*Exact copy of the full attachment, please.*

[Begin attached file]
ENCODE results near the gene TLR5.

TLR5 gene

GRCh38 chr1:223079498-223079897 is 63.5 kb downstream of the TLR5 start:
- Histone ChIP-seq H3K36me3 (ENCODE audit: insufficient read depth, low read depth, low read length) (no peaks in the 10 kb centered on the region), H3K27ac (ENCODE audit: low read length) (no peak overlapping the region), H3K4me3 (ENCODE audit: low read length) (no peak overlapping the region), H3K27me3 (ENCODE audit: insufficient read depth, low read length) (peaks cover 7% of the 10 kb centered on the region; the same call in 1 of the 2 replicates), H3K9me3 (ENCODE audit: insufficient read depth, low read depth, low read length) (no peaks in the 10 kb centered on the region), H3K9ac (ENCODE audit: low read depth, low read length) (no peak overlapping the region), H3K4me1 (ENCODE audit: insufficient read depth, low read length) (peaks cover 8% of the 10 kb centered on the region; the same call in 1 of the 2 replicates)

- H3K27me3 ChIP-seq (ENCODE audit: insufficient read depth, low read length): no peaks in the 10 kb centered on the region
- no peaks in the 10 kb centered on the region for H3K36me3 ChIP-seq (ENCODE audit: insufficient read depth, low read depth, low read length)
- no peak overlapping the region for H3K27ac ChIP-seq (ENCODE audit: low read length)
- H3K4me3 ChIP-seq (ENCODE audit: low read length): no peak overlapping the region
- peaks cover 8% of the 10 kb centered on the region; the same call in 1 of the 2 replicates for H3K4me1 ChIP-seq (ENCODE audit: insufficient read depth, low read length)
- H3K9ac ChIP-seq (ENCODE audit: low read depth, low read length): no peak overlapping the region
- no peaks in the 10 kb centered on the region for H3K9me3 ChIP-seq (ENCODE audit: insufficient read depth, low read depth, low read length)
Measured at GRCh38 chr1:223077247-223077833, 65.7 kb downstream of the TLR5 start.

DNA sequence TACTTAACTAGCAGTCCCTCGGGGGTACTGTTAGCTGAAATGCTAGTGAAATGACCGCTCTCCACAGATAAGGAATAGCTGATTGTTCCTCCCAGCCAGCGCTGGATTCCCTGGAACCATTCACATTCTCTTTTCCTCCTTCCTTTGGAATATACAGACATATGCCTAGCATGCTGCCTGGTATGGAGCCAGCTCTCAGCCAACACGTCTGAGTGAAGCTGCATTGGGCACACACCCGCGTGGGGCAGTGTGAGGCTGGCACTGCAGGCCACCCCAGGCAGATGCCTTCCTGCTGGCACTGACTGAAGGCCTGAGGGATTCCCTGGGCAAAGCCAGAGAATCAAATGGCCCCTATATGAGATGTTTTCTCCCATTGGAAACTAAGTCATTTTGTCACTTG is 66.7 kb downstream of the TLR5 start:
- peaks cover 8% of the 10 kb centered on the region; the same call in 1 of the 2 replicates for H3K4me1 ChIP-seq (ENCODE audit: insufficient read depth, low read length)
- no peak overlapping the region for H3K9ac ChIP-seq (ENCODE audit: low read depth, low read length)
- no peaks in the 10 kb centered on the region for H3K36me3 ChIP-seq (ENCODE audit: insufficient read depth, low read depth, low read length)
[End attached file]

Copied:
ENCODE results near the gene TLR5.

TLR5 gene

GRCh38 chr1:223079498-223079897 is 63.5 kb downstream of the TLR5 start:
- Histone ChIP-seq H3K36me3 (ENCODE audit: insufficient read depth, low read depth, low read length) (no peaks in the 10 kb centered on the region), H3K27ac (ENCODE audit: low read length) (no peak overlapping the region), H3K4me3 (ENCODE audit: low read length) (no peak overlapping the region), H3K27me3 (ENCODE audit: insufficient read depth, low read length) (peaks cover 7% of the 10 kb centered on the region; the same call in 1 of the 2 replicates), H3K9me3 (ENCODE audit: insufficient read depth, low read depth, low read length) (no peaks in the 10 kb centered on the region), H3K9ac (ENCODE audit: low read depth, low read length) (no peak overlapping the region), H3K4me1 (ENCODE audit: insufficient read depth, low read length) (peaks cover 8% of the 10 kb centered on the region; the same call in 1 of the 2 replicates)

- H3K27me3 ChIP-seq (ENCODE audit: insufficient read depth, low read length): no peaks in the 10 kb centered on the region
- no peaks in the 10 kb centered on the region for H3K36me3 ChIP-seq (ENCODE audit: insufficient read depth, low read depth, low read length)
- no peak overlapping the region for H3K27ac ChIP-seq (ENCODE audit: low read length)
- H3K4me3 ChIP-seq (ENCODE audit: low read length): no peak overlapping the region
- peaks cover 8% of the 10 kb centered on the region; the same call in 1 of the 2 replicates for H3K4me1 ChIP-seq (ENCODE audit: insufficient read depth, low read length)
- H3K9ac ChIP-seq (ENCODE audit: low read depth, low read length): no peak overlapping the region
- no peaks in the 10 kb centered on the region for H3K9me3 ChIP-seq (ENCODE audit: insufficient read depth, low read depth, low read length)
Measured at GRCh38 chr1:223077247-223077833, 65.7 kb downstream of the TLR5 start.

DNA sequence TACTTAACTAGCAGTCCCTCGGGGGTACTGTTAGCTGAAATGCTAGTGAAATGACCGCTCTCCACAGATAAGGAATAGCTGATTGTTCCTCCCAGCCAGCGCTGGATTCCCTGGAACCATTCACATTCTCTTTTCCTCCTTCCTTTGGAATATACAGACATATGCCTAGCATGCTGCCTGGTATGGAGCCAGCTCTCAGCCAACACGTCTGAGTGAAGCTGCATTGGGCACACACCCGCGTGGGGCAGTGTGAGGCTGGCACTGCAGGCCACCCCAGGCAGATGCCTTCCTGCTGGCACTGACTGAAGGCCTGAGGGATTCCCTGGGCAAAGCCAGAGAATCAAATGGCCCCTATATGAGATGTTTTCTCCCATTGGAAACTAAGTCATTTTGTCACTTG is 66.7 kb downstream of the TLR5 start:
- peaks cover 8% of the 10 kb centered on the region; the same call in 1 of the 2 replicates for H3K4me1 ChIP-seq (ENCODE audit: insufficient read depth, low read length)
- no peak overlapping the region for H3K9ac ChIP-seq (ENCODE audit: low read depth, low read length)
- no peaks in the 10 kb centered on the region for H3K36me3 ChIP-seq (ENCODE audit: insufficient read depth, low read depth, low read length)